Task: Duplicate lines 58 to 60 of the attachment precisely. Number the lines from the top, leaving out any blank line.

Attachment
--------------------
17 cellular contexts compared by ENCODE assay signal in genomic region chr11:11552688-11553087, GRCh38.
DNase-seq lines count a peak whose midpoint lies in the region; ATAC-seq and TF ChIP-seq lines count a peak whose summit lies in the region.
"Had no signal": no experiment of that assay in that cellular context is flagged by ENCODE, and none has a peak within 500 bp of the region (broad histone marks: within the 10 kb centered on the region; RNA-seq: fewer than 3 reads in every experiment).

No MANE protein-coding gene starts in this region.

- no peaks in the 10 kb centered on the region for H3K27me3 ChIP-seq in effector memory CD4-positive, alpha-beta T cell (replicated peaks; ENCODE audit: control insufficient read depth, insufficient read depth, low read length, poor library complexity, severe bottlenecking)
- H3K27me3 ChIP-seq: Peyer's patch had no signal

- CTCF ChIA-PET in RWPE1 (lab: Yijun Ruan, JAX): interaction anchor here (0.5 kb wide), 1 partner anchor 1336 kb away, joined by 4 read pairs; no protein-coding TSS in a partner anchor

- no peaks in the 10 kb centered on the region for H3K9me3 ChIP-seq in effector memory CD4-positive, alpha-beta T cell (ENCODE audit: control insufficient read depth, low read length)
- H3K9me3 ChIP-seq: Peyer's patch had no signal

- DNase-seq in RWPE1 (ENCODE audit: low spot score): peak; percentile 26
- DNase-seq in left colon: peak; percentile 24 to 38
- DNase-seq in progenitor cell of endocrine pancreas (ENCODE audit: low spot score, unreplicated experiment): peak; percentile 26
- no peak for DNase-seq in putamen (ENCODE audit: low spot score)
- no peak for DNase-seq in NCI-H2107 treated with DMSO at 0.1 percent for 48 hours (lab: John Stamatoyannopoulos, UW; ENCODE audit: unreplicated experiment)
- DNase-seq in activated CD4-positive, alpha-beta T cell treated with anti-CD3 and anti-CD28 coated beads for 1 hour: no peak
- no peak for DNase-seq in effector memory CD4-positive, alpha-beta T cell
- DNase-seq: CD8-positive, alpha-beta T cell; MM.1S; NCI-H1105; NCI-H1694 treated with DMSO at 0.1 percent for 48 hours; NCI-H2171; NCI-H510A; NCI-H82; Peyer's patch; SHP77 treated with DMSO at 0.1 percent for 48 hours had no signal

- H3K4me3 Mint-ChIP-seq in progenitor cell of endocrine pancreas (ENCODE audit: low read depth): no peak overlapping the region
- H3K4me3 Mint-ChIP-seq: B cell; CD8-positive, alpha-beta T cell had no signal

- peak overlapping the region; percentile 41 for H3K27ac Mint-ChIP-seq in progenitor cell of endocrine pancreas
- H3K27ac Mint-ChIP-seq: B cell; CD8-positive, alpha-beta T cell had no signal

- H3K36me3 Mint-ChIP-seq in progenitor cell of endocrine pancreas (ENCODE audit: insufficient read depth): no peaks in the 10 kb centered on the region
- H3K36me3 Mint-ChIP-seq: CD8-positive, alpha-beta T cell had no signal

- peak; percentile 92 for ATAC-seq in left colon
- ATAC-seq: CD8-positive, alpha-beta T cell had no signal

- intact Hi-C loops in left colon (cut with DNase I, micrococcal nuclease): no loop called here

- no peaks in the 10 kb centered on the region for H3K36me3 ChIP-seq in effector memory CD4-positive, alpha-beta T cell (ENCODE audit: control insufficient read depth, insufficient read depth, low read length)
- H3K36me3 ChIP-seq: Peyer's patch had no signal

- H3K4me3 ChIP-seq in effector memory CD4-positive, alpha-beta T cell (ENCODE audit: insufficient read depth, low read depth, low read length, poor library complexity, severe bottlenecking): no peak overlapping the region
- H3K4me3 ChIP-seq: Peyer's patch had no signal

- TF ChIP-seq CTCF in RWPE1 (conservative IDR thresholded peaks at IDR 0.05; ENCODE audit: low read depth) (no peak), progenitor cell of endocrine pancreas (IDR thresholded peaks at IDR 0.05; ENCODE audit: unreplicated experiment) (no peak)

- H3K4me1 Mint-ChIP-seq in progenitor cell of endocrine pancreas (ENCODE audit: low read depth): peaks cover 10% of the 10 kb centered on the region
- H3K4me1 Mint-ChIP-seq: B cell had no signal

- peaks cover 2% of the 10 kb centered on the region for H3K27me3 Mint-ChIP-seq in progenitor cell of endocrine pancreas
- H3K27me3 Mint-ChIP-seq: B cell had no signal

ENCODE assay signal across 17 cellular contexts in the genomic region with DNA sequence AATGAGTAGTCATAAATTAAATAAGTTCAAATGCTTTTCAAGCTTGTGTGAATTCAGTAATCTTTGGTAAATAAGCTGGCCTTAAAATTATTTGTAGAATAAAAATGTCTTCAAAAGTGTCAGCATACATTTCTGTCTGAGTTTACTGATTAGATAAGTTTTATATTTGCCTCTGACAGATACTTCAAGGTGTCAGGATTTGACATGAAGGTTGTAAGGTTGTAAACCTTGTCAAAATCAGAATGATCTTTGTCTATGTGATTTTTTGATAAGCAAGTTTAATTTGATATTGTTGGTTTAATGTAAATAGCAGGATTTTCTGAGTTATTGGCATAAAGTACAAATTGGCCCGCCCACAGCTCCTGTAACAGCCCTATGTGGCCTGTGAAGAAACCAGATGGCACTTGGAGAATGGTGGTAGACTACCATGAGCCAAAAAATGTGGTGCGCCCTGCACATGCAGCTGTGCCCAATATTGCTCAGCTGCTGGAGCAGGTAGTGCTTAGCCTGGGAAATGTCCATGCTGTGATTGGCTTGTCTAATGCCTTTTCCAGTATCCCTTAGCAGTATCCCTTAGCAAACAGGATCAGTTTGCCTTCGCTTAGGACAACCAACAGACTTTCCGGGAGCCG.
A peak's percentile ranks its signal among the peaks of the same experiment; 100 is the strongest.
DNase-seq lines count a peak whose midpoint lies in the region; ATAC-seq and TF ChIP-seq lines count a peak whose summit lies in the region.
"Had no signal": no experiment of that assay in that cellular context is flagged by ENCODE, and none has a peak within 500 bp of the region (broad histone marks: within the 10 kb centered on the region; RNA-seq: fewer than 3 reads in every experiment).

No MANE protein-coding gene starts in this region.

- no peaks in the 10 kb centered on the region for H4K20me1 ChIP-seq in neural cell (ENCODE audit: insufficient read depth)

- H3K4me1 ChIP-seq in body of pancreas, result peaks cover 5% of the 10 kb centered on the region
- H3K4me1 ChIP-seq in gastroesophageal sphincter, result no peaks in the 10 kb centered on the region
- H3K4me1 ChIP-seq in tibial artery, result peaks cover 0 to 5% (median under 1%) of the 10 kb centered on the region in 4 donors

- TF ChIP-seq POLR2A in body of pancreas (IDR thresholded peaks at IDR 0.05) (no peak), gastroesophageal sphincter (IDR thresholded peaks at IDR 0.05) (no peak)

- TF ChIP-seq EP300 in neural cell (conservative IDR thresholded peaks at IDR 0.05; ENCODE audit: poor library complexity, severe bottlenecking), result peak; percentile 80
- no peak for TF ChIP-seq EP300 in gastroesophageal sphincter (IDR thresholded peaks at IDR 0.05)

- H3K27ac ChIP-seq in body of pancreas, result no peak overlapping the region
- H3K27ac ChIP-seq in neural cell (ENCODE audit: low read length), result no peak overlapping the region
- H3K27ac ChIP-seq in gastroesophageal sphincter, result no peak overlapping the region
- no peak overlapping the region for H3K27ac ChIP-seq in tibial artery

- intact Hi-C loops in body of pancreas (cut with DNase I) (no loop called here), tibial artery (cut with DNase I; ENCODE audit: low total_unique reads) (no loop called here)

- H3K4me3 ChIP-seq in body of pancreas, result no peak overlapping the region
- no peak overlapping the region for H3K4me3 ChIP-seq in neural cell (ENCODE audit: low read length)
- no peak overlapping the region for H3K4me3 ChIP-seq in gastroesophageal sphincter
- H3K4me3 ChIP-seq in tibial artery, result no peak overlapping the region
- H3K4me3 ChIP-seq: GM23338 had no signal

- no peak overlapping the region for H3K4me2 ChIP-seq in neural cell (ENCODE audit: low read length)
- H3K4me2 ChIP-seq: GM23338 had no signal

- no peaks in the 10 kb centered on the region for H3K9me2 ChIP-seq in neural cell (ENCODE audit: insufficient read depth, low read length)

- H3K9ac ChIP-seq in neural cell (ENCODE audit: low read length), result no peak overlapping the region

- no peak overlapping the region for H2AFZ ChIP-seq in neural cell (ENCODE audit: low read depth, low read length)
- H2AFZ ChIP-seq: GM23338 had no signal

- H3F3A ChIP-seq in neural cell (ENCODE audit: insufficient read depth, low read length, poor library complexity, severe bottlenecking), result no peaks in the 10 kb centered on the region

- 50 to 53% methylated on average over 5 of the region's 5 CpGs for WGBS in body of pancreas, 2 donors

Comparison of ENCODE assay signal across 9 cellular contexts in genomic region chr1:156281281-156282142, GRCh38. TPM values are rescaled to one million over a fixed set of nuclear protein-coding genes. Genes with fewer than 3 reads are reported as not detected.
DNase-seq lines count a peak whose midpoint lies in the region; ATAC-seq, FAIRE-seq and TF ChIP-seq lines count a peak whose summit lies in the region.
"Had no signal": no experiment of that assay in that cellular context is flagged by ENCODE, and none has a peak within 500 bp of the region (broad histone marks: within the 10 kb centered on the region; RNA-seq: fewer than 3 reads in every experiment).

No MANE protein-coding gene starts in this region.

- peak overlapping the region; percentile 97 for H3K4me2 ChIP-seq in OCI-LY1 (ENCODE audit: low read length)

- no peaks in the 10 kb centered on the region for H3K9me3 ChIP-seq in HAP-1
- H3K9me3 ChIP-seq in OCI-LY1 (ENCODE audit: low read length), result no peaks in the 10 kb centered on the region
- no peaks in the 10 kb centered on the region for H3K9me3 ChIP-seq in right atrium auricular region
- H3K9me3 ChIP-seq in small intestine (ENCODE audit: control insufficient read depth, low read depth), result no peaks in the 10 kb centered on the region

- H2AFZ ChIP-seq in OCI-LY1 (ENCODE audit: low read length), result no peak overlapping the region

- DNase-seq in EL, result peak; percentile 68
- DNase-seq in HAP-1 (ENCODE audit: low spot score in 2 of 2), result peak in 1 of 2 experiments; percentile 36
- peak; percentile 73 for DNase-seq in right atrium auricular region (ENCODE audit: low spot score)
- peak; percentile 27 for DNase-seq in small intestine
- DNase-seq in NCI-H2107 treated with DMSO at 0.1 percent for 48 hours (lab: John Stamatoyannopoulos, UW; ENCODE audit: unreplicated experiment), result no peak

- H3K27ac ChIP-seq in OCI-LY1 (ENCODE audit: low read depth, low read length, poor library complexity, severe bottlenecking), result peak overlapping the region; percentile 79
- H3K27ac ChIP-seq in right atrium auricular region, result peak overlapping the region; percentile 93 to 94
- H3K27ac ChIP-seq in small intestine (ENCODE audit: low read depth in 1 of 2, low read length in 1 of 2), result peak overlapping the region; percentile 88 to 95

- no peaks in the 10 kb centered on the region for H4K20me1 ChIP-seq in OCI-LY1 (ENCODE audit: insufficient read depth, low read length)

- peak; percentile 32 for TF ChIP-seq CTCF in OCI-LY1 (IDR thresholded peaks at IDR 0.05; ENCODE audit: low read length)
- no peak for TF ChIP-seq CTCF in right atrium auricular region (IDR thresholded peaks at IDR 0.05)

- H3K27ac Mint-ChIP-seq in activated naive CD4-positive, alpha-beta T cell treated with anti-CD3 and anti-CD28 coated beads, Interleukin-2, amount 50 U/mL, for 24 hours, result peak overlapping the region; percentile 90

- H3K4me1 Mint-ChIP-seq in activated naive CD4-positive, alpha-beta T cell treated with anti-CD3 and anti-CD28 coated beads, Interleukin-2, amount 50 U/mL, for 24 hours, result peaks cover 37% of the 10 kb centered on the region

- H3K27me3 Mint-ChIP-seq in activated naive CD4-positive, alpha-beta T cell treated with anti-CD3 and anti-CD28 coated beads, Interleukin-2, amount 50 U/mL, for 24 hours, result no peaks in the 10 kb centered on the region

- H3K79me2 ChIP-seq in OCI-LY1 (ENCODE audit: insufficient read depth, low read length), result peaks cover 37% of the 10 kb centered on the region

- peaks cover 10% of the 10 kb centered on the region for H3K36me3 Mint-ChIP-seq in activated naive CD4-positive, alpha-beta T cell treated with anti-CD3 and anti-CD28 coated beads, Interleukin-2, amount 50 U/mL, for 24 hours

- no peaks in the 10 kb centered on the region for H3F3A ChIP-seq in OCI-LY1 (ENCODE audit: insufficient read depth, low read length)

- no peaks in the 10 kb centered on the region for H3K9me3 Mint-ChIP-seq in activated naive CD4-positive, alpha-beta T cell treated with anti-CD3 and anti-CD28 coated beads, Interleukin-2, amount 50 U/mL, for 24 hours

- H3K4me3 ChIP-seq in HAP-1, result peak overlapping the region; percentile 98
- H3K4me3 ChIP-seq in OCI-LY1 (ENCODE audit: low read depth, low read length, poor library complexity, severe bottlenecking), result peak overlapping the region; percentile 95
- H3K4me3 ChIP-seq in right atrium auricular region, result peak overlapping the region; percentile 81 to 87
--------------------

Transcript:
- no peak overlapping the region for H3K4me2 ChIP-seq in neural cell (ENCODE audit: low read length)
- H3K4me2 ChIP-seq: GM23338 had no signal

- no peaks in the 10 kb centered on the region for H3K9me2 ChIP-seq in neural cell (ENCODE audit: insufficient read depth, low read length)